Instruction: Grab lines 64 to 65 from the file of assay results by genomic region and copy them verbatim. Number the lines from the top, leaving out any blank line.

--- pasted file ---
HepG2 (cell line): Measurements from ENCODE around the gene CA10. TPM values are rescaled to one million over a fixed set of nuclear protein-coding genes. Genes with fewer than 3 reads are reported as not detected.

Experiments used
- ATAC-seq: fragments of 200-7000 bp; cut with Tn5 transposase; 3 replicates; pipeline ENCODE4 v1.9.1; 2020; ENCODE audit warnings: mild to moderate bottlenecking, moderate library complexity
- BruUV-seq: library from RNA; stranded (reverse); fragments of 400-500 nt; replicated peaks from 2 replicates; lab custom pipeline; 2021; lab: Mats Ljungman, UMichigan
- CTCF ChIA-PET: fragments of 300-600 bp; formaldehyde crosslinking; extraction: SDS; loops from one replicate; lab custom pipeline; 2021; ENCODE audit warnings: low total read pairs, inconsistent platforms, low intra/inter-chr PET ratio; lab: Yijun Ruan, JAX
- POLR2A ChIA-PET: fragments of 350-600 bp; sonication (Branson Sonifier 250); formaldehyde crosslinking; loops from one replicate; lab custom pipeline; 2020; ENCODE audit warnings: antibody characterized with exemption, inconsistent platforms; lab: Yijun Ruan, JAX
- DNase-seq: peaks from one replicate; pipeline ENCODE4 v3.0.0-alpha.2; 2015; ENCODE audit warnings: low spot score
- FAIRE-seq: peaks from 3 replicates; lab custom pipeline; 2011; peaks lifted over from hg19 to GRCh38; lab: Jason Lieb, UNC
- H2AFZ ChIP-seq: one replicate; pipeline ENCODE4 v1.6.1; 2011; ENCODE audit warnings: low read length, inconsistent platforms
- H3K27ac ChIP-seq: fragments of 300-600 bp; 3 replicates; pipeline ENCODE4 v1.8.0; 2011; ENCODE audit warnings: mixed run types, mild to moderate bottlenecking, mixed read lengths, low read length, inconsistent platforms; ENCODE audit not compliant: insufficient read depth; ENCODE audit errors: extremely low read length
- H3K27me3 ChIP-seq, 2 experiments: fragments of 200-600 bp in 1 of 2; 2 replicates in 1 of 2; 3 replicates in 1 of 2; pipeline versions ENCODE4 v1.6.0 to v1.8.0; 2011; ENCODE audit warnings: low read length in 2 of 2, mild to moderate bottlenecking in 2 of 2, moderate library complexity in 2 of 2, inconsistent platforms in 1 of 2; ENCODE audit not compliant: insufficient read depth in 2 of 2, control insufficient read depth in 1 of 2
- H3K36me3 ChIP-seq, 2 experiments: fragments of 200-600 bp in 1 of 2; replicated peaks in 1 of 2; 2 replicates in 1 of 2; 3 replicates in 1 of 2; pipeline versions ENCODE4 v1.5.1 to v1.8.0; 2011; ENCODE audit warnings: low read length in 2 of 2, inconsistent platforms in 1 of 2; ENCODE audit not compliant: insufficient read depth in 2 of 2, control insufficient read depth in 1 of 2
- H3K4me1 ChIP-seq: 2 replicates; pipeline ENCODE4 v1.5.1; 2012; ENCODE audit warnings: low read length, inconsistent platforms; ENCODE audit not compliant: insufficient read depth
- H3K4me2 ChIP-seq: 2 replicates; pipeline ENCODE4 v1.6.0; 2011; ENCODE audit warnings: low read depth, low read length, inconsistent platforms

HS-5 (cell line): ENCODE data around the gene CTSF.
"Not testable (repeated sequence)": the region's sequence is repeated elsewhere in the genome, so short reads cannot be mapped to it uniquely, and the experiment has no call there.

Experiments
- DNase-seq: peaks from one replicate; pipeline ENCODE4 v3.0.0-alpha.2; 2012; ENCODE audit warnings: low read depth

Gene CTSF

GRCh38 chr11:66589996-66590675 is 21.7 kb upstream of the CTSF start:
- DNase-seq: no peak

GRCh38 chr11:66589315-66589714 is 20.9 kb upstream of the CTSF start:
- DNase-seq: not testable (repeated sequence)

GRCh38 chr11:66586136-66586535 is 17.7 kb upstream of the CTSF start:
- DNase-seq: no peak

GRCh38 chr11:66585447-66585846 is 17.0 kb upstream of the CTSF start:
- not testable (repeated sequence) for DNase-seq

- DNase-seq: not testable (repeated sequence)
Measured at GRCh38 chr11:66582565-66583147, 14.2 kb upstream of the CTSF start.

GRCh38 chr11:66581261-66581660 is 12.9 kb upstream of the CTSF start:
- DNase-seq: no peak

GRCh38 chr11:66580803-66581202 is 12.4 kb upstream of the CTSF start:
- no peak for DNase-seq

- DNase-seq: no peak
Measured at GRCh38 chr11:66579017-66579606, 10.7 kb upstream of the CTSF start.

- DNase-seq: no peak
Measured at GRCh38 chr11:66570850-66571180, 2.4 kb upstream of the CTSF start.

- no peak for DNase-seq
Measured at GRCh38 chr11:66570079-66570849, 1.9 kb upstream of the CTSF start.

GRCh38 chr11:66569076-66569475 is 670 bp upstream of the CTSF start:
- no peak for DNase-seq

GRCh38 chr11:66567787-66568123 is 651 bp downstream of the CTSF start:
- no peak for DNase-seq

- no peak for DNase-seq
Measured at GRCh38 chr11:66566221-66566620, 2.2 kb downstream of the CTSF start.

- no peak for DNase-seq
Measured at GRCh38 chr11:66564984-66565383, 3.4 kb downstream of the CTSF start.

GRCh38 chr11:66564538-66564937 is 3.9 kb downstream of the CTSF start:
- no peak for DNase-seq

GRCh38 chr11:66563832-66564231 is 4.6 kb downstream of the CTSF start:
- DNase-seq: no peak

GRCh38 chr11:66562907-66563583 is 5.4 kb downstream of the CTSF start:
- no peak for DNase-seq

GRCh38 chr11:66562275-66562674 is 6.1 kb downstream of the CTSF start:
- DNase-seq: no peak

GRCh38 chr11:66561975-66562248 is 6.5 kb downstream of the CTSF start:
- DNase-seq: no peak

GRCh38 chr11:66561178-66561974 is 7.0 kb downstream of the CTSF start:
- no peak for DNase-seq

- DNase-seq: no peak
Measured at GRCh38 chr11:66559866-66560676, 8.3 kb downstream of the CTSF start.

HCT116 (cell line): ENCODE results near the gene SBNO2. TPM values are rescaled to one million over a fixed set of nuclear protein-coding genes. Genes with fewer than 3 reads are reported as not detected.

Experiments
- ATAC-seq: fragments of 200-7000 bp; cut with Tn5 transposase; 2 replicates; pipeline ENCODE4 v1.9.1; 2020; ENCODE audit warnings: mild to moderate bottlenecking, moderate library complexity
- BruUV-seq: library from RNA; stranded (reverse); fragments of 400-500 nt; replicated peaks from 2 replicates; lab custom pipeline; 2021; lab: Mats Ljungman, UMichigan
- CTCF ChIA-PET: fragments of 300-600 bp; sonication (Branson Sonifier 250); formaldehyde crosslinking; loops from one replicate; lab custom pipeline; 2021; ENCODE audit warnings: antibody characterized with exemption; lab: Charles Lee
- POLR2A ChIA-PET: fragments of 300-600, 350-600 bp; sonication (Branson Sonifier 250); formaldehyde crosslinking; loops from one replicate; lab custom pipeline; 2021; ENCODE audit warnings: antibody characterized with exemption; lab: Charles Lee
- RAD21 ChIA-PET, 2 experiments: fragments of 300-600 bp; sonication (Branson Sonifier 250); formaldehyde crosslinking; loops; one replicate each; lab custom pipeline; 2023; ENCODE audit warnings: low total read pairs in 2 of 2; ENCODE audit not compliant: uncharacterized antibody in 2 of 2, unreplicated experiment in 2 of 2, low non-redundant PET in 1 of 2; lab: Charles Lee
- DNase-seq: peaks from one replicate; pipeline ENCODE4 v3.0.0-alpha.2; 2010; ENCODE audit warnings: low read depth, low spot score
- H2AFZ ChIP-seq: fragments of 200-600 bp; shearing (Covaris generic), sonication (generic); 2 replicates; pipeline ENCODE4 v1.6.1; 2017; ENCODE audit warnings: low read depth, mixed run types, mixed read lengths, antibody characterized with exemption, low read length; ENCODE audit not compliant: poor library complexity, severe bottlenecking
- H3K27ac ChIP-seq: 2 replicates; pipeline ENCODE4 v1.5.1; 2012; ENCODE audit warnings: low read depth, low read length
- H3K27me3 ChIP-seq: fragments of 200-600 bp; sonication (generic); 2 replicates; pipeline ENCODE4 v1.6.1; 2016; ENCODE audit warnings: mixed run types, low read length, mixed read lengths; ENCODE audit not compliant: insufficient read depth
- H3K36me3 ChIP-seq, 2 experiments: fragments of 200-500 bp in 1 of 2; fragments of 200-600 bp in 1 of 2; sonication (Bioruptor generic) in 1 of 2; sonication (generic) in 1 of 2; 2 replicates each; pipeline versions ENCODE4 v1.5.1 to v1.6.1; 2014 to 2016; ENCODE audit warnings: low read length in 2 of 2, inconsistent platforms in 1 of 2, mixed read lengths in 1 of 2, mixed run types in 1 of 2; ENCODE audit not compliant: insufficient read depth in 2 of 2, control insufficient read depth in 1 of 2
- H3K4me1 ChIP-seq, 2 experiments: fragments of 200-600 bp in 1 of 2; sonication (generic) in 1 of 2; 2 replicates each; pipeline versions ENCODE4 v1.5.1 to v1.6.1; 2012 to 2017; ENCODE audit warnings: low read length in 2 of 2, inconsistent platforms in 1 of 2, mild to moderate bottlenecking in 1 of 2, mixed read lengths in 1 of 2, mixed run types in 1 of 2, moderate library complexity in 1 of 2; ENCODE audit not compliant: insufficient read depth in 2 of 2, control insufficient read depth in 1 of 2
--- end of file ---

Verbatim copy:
- ATAC-seq: fragments of 200-7000 bp; cut with Tn5 transposase; 2 replicates; pipeline ENCODE4 v1.9.1; 2020; ENCODE audit warnings: mild to moderate bottlenecking, moderate library complexity
- BruUV-seq: library from RNA; stranded (reverse); fragments of 400-500 nt; replicated peaks from 2 replicates; lab custom pipeline; 2021; lab: Mats Ljungman, UMichigan